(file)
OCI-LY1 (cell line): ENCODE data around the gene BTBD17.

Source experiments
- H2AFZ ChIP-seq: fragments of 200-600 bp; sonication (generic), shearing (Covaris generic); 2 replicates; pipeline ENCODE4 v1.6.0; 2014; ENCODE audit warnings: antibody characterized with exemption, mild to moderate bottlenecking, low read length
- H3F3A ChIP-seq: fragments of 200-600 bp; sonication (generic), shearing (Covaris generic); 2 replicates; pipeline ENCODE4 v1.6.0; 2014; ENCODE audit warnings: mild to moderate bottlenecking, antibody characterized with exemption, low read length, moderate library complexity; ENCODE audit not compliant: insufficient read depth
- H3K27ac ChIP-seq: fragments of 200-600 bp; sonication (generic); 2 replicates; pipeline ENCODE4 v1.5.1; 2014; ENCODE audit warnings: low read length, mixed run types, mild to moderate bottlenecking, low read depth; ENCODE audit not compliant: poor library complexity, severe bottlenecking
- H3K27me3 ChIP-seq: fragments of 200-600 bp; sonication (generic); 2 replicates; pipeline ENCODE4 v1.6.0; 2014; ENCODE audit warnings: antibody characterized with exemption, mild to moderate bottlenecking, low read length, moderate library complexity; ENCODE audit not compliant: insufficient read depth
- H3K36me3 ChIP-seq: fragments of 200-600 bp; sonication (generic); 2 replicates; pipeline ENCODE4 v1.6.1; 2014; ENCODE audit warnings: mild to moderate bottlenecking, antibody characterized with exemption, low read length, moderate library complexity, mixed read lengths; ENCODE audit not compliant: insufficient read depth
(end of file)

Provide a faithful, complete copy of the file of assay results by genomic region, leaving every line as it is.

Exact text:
OCI-LY1 (cell line): ENCODE data around the gene BTBD17.

Source experiments
- H2AFZ ChIP-seq: fragments of 200-600 bp; sonication (generic), shearing (Covaris generic); 2 replicates; pipeline ENCODE4 v1.6.0; 2014; ENCODE audit warnings: antibody characterized with exemption, mild to moderate bottlenecking, low read length
- H3F3A ChIP-seq: fragments of 200-600 bp; sonication (generic), shearing (Covaris generic); 2 replicates; pipeline ENCODE4 v1.6.0; 2014; ENCODE audit warnings: mild to moderate bottlenecking, antibody characterized with exemption, low read length, moderate library complexity; ENCODE audit not compliant: insufficient read depth
- H3K27ac ChIP-seq: fragments of 200-600 bp; sonication (generic); 2 replicates; pipeline ENCODE4 v1.5.1; 2014; ENCODE audit warnings: low read length, mixed run types, mild to moderate bottlenecking, low read depth; ENCODE audit not compliant: poor library complexity, severe bottlenecking
- H3K27me3 ChIP-seq: fragments of 200-600 bp; sonication (generic); 2 replicates; pipeline ENCODE4 v1.6.0; 2014; ENCODE audit warnings: antibody characterized with exemption, mild to moderate bottlenecking, low read length, moderate library complexity; ENCODE audit not compliant: insufficient read depth
- H3K36me3 ChIP-seq: fragments of 200-600 bp; sonication (generic); 2 replicates; pipeline ENCODE4 v1.6.1; 2014; ENCODE audit warnings: mild to moderate bottlenecking, antibody characterized with exemption, low read length, moderate library complexity, mixed read lengths; ENCODE audit not compliant: insufficient read depth